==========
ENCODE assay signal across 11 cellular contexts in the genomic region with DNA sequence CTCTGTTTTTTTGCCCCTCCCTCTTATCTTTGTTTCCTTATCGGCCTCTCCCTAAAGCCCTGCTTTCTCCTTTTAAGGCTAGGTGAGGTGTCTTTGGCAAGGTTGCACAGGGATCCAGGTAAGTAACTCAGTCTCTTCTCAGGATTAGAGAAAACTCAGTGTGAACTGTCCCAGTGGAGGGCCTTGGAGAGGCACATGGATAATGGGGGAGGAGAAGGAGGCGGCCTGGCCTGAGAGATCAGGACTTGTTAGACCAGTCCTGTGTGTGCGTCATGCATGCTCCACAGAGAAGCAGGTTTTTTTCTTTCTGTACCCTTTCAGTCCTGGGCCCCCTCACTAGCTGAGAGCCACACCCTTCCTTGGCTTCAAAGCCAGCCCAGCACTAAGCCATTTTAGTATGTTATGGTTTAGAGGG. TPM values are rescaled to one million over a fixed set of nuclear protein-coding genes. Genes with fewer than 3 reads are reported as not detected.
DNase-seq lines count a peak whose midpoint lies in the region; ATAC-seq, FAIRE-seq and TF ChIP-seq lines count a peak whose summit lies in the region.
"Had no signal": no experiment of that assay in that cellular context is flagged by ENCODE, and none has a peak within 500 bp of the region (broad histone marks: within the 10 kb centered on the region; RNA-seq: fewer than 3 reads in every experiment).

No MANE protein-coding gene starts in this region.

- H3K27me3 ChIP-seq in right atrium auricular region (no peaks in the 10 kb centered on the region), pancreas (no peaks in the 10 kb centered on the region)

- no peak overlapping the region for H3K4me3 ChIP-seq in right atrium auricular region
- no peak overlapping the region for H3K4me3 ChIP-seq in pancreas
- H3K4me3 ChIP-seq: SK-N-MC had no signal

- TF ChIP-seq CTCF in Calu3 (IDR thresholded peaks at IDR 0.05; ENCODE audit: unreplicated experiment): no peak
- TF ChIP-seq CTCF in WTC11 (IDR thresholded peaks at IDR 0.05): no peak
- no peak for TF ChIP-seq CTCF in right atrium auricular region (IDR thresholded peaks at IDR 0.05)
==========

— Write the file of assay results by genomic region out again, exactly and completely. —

ENCODE assay signal across 11 cellular contexts in the genomic region with DNA sequence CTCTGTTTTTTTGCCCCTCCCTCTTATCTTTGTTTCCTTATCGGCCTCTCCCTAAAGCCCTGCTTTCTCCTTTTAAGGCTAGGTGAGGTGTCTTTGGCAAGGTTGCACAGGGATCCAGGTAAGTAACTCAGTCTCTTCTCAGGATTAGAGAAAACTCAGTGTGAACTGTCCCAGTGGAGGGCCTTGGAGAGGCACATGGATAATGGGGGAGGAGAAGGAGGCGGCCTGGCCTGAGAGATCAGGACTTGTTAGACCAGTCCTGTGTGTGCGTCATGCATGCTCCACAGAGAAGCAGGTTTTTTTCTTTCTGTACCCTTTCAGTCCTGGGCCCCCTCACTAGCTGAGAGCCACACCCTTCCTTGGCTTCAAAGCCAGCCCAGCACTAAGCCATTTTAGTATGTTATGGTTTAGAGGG. TPM values are rescaled to one million over a fixed set of nuclear protein-coding genes. Genes with fewer than 3 reads are reported as not detected.
DNase-seq lines count a peak whose midpoint lies in the region; ATAC-seq, FAIRE-seq and TF ChIP-seq lines count a peak whose summit lies in the region.
"Had no signal": no experiment of that assay in that cellular context is flagged by ENCODE, and none has a peak within 500 bp of the region (broad histone marks: within the 10 kb centered on the region; RNA-seq: fewer than 3 reads in every experiment).

No MANE protein-coding gene starts in this region.

- H3K27me3 ChIP-seq in right atrium auricular region (no peaks in the 10 kb centered on the region), pancreas (no peaks in the 10 kb centered on the region)

- no peak overlapping the region for H3K4me3 ChIP-seq in right atrium auricular region
- no peak overlapping the region for H3K4me3 ChIP-seq in pancreas
- H3K4me3 ChIP-seq: SK-N-MC had no signal

- TF ChIP-seq CTCF in Calu3 (IDR thresholded peaks at IDR 0.05; ENCODE audit: unreplicated experiment): no peak
- TF ChIP-seq CTCF in WTC11 (IDR thresholded peaks at IDR 0.05): no peak
- no peak for TF ChIP-seq CTCF in right atrium auricular region (IDR thresholded peaks at IDR 0.05)